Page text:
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Politics & Policy

SFUSD payroll crisis: San Francisco may dump buggy system

Staff members protest the ongoing payroll troubles at Dolores Huerta Elementary School on Oct. 31, 2022. | Source: Courtesy Cynthia Lasden

Nearly two years after launching a payroll system that continues to affect thousands of its employees, the San Francisco Unified School District is considering starting over.

Superintendent Matt Wayne announced at a school board meeting on Tuesday that the district is reevaluating the system known as EMPowerSF and looking for another that works for a public education institution. The EMPowerSF system launched in January 2022, upending paychecks, benefits, retirement and more for employees.

After spending over $15 million on consultants to remedy the issue, the district still has over 3,000 help tickets from workers to resolve as of September. Though many of the basic issues are taken care of, the cases that remain are complex and require extra time and expertise. 

“We’re at the point where we’re asking ourselves: 'Is this the right system for us?'” Wayne said on Tuesday. “We have to have one that we can have confidence in. It has to work for us and include all the modules we need.”

The system is built off of a computer program by SAP America, a major business software company and was implemented by Infosys. Many aspects of the contracts were written to the district’s disadvantage, according to an analysis by The Standard

San Francisco public schools wouldn’t be the only California government agency to pull the plug on payroll systems with underlying SAP software.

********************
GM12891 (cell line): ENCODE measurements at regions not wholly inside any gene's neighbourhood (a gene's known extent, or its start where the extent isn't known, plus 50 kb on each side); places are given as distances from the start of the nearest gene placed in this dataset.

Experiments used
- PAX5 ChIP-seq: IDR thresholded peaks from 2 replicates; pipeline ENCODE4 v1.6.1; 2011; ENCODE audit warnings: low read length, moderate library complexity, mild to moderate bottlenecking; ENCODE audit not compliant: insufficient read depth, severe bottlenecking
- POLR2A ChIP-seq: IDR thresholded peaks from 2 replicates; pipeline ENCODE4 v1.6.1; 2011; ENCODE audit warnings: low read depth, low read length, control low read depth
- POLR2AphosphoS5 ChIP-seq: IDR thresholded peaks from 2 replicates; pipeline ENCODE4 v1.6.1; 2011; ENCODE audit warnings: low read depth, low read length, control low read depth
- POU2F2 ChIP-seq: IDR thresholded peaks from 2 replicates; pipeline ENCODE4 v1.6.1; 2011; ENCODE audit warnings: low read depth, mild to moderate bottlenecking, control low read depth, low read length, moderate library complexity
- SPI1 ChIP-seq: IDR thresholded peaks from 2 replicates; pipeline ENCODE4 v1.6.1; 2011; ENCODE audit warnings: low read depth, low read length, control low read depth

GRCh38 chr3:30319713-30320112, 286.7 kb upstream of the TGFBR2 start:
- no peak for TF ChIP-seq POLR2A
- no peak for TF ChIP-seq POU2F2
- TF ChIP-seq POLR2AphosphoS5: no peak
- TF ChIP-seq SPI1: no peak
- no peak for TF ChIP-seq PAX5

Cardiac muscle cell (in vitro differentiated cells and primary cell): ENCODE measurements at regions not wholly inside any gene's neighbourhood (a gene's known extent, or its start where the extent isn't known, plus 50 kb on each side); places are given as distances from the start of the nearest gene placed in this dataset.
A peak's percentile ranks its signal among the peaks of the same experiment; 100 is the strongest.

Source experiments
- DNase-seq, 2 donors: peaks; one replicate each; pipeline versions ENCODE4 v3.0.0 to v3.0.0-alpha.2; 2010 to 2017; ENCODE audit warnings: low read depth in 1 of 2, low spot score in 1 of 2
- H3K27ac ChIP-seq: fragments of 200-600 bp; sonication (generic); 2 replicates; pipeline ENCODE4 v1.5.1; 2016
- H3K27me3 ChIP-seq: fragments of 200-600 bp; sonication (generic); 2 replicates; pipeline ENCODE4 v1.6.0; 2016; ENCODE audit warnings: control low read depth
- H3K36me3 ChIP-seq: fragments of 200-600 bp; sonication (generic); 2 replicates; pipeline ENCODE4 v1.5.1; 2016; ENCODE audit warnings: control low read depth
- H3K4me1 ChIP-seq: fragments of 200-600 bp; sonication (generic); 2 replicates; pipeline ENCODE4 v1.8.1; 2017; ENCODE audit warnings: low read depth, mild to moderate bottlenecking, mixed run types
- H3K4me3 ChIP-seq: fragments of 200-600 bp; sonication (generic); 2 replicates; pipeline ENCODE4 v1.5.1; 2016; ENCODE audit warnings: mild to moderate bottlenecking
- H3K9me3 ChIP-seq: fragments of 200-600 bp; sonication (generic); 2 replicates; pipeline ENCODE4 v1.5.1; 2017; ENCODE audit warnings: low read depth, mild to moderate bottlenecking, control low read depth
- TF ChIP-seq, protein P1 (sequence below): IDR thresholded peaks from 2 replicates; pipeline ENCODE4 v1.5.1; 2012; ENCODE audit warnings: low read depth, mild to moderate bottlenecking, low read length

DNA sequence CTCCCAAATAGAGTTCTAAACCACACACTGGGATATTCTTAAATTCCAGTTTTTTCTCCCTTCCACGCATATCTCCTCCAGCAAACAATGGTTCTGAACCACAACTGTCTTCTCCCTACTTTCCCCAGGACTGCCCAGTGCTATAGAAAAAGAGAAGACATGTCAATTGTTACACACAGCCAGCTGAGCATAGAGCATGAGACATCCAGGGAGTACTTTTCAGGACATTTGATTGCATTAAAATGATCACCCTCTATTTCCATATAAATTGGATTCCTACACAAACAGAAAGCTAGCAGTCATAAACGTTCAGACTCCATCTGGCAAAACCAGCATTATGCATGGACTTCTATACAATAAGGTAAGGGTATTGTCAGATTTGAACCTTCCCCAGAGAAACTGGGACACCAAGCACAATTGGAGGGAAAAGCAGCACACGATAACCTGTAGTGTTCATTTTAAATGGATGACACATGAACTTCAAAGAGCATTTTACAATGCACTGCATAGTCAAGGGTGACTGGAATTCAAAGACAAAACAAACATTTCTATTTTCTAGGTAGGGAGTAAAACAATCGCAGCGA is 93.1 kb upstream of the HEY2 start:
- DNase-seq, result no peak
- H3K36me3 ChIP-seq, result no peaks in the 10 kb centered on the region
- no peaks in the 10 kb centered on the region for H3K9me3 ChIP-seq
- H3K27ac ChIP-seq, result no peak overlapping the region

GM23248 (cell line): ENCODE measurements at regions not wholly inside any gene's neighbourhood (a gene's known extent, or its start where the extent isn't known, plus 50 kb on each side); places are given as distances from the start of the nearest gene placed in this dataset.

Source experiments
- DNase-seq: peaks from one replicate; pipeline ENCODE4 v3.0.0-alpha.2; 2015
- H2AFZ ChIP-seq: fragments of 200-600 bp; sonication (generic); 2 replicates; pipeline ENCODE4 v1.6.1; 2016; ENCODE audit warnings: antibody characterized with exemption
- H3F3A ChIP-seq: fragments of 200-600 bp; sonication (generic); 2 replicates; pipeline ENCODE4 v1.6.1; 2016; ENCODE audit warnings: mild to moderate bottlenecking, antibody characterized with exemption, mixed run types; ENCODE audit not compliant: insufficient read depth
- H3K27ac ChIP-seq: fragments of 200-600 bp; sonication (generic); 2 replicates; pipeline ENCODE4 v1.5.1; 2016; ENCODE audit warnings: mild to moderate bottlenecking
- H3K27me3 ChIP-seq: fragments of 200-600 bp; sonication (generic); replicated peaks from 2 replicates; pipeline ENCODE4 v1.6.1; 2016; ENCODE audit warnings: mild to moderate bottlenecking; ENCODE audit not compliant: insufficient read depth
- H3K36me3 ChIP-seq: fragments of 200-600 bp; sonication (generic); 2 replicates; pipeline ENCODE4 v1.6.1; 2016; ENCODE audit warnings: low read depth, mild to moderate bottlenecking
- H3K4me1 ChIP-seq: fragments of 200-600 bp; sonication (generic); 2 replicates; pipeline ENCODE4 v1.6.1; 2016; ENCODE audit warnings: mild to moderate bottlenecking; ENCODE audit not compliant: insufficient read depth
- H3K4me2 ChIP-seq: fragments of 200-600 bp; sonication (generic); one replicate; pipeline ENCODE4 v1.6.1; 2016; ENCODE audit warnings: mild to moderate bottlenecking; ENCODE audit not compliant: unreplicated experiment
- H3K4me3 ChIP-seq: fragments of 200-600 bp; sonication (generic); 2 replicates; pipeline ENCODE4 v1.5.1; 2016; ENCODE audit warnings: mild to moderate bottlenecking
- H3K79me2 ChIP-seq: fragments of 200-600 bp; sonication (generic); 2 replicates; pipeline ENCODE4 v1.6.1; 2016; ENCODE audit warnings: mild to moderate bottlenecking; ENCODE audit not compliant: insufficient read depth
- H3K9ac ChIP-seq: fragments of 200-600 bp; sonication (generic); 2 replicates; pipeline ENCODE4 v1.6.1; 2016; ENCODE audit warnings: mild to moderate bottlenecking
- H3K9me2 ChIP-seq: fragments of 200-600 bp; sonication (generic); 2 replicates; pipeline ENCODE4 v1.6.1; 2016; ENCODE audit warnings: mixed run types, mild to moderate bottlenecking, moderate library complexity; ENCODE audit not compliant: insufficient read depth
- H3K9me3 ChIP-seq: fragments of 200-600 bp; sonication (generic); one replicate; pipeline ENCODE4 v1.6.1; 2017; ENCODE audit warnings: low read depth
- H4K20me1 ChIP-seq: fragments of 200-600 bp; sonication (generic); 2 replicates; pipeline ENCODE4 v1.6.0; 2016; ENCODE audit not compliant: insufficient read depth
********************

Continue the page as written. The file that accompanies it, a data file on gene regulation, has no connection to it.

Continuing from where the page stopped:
In 2010, Marin County stopped a $30 million SAP project after determining it would cost less in the long run to replace it because of the staff time needed to maintain the SAP system. In 2013, the State Controller’s Office ended its $90 million contract with SAP, leading to a $59 million settlement.

Wayne added that the district needs a payroll system tailored to an educational institution. 

Teacher union leaders staged a takeover of the district offices in March 2022 over widespread issues but later gave new district management time to fix the mess. As this year went on, however, it became clear to them that EMPowerSF would be an expensive pain in the long run and urged the district to dump it.

On Tuesday, they said they finally felt heard.  

“It shows he is serious about stabilizing this district,” Frank Lara, vice president of the United Educators of San Francisco, said of Wayne’s comments on Tuesday. “Our members have been rightfully clamoring that EMPower has to go, and today, they are validated.”